En EspaŅol

Q. Who is Mr. Smarty Plants?

A: There are those who suspect Wildflower Center volunteers are the culpable and capable culprits. Yet, others think staff members play some, albeit small, role. You can torture us with your plant questions, but we will never reveal the Green Guru's secret identity.

Help us grow by giving to the Plant Database Fund or by becoming a member

Did you know you can access the Native Plant Information Network with your web-enabled smartphone?

Share

Ask Mr. Smarty Plants

Ask Mr. Smarty Plants is a free service provided by the staff and volunteers at the Lady Bird Johnson Wildflower Center.

Search Smarty Plants
    
 
See a list of all Smarty Plants questions
Can't find the answer in our existing FAQs, submit a question to Mr. Smarty Plants.
Need help with plant identification, visit the plant identification page.
 
rate this answer
Not Yet Rated

Wednesday - July 14, 2010

From: Bend, OR
Region: Northwest
Topic: Propagation
Title: When are seeds of Indian paintbrush mature from Bend OR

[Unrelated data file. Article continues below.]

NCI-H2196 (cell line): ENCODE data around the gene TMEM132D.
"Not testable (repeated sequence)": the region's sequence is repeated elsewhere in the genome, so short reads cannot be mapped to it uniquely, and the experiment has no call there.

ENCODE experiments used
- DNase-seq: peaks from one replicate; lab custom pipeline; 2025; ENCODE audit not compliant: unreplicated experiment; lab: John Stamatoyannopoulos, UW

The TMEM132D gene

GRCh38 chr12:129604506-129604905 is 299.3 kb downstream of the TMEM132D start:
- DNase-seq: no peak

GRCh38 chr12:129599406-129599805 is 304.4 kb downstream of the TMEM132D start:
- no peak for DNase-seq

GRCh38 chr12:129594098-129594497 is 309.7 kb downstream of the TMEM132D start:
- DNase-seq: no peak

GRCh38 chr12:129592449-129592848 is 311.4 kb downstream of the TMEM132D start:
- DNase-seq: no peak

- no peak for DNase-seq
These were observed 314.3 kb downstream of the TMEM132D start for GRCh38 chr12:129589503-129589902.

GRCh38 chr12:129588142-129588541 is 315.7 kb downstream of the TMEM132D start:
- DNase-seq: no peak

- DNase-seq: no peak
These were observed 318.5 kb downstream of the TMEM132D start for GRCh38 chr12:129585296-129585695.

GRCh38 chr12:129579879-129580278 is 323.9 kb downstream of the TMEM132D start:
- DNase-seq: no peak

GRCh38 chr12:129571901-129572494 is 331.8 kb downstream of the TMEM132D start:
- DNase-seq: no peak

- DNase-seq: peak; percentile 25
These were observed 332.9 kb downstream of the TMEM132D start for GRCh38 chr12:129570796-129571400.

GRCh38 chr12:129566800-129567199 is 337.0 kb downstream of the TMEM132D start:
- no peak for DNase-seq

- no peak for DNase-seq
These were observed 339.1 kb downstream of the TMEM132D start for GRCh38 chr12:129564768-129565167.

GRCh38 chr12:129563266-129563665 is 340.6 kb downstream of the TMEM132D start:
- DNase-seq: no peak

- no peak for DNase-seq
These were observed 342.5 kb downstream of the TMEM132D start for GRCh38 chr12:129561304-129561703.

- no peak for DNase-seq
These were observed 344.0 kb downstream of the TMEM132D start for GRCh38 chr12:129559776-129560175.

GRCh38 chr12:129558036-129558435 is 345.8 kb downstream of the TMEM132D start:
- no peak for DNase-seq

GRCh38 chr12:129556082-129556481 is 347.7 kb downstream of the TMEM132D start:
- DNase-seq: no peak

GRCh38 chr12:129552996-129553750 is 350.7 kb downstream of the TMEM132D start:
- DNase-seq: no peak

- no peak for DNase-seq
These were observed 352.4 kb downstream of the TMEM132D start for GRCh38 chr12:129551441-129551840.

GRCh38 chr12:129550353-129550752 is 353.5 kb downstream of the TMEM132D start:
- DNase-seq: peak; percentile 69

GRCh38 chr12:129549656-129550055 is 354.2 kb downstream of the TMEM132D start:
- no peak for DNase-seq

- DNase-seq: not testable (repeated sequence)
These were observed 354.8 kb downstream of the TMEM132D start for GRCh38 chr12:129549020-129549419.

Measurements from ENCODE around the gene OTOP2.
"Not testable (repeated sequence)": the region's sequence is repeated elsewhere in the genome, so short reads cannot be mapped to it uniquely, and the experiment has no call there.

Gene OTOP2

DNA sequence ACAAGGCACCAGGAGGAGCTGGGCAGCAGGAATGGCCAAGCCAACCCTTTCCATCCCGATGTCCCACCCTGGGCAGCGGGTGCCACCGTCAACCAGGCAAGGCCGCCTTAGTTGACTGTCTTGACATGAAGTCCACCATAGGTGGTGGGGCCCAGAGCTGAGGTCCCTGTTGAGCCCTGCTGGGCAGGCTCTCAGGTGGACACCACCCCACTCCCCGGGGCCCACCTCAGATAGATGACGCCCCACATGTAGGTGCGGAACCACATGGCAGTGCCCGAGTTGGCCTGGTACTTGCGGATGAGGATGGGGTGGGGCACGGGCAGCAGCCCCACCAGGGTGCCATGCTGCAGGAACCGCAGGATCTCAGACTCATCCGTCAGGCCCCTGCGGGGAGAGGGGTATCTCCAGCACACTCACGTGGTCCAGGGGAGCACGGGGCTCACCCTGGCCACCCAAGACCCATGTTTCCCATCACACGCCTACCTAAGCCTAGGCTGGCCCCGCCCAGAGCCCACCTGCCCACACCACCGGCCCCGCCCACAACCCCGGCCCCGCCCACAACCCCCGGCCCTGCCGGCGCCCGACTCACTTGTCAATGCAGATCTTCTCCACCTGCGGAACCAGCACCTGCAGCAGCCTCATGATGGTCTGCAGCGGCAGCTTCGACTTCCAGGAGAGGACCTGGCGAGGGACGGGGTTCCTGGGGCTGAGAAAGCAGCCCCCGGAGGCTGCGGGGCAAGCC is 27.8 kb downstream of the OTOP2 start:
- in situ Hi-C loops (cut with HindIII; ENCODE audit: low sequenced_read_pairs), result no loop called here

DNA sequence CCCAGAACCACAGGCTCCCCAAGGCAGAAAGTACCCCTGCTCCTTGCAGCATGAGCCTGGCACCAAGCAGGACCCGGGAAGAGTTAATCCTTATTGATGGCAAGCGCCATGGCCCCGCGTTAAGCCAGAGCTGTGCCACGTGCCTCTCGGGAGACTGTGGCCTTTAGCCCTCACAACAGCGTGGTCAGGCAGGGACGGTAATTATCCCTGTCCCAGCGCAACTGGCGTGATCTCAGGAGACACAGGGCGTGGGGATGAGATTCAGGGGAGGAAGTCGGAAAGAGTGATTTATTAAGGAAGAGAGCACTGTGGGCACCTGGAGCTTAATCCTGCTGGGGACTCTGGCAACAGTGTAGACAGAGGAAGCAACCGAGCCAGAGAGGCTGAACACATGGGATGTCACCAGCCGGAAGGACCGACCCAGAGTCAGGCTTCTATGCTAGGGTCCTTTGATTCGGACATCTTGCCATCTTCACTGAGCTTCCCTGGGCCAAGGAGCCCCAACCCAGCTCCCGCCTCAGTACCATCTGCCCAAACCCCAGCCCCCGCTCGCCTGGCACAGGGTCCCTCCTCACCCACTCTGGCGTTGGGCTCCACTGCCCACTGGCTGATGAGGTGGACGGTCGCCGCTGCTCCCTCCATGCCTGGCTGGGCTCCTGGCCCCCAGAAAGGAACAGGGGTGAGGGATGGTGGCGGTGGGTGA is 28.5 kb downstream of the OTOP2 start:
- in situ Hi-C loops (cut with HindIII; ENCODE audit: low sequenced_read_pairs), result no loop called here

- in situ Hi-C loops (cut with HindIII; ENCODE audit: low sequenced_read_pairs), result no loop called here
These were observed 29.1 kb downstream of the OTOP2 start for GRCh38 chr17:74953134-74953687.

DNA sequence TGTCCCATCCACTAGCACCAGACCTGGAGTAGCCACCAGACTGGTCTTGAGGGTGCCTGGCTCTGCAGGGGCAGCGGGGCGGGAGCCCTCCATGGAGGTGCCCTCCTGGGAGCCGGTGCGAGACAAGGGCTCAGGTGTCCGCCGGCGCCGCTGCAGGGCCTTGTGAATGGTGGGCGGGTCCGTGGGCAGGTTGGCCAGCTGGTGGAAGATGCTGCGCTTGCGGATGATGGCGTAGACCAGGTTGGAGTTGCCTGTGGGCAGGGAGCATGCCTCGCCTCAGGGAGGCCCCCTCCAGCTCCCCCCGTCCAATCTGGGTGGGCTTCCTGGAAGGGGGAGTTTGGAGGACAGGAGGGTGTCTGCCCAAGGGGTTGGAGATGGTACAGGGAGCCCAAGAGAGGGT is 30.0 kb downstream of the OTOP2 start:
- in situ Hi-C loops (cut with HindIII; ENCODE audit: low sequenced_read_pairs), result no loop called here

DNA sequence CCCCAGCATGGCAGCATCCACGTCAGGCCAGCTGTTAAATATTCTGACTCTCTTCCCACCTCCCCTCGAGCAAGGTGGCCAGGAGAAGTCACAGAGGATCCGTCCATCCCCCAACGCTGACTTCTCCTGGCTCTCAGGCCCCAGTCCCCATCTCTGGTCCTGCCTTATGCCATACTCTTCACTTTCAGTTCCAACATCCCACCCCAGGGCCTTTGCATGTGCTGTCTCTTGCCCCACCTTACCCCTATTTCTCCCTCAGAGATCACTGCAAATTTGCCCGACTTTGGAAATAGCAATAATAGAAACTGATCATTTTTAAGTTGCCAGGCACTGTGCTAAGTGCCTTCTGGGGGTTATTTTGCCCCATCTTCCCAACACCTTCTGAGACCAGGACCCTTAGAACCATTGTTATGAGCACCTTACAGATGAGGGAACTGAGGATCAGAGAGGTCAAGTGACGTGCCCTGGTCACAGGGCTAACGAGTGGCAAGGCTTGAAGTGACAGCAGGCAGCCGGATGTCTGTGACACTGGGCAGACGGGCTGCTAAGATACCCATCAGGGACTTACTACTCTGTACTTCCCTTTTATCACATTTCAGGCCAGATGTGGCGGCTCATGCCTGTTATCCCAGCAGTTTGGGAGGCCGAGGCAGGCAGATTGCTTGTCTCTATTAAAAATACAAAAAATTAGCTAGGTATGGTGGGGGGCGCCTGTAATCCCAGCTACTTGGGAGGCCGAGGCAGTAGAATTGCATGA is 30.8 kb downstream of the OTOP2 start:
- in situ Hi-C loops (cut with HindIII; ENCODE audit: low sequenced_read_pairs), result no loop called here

Answered by: Barbara Medford

QUESTION:

How do I know when to collect seeds of Indian paintbrush - when are they mature?

ANSWER:

There are 50 species of the genus Castilleja native to North America and 17 native to Oregon, so we searched those for one that seemed most likely to be growing in your area. Castilleja applegatei (wavyleaf Indian paintbrush) grows in Deschutes County, OR according to the USDA Plant Profile. It also looks very similar to the Indian Paintbrush that we are familiar with in Texas and we will use it for our example. 

We found no Propagation Instructions on this specific Paintbrush, so we are quoting these from the most common Texas paintbrush, Castilleja indivisa.

"Propagation

Propagation Material: Seeds
Description: Seed in open, sunny sites for best results. Indian paintbrush seed may require a cold wet period in the winter to germinate. Plant the seed in the fall and rake it into loose topsoil to ensure good seed/soil contact. Seeds are exceptionally small (4 million seeds per pound), commercially available, depending on the previous year’s seed crop and can be expensive. The recommended seeding rate in 1/4 pound per acre.
Seed Collection: Seeds are formed in capsules at the base of each flower. Seed capsules may be carefully collected by hand April – May when the capsules are dry and brown.
Commercially Avail: yes
Maintenance: After flowering ceases, allow seeds to completely mature before mowing for reseeding or collecting to plant in a new area. Since C. indivisa is an annual, it is essential that this species be allowed to reseed for an abundant display for the following year."

From the website Dave's Garden, we found these instructions on the specific Castilleja applegatei (wavyleaf Indian paintbrush) from personal experience: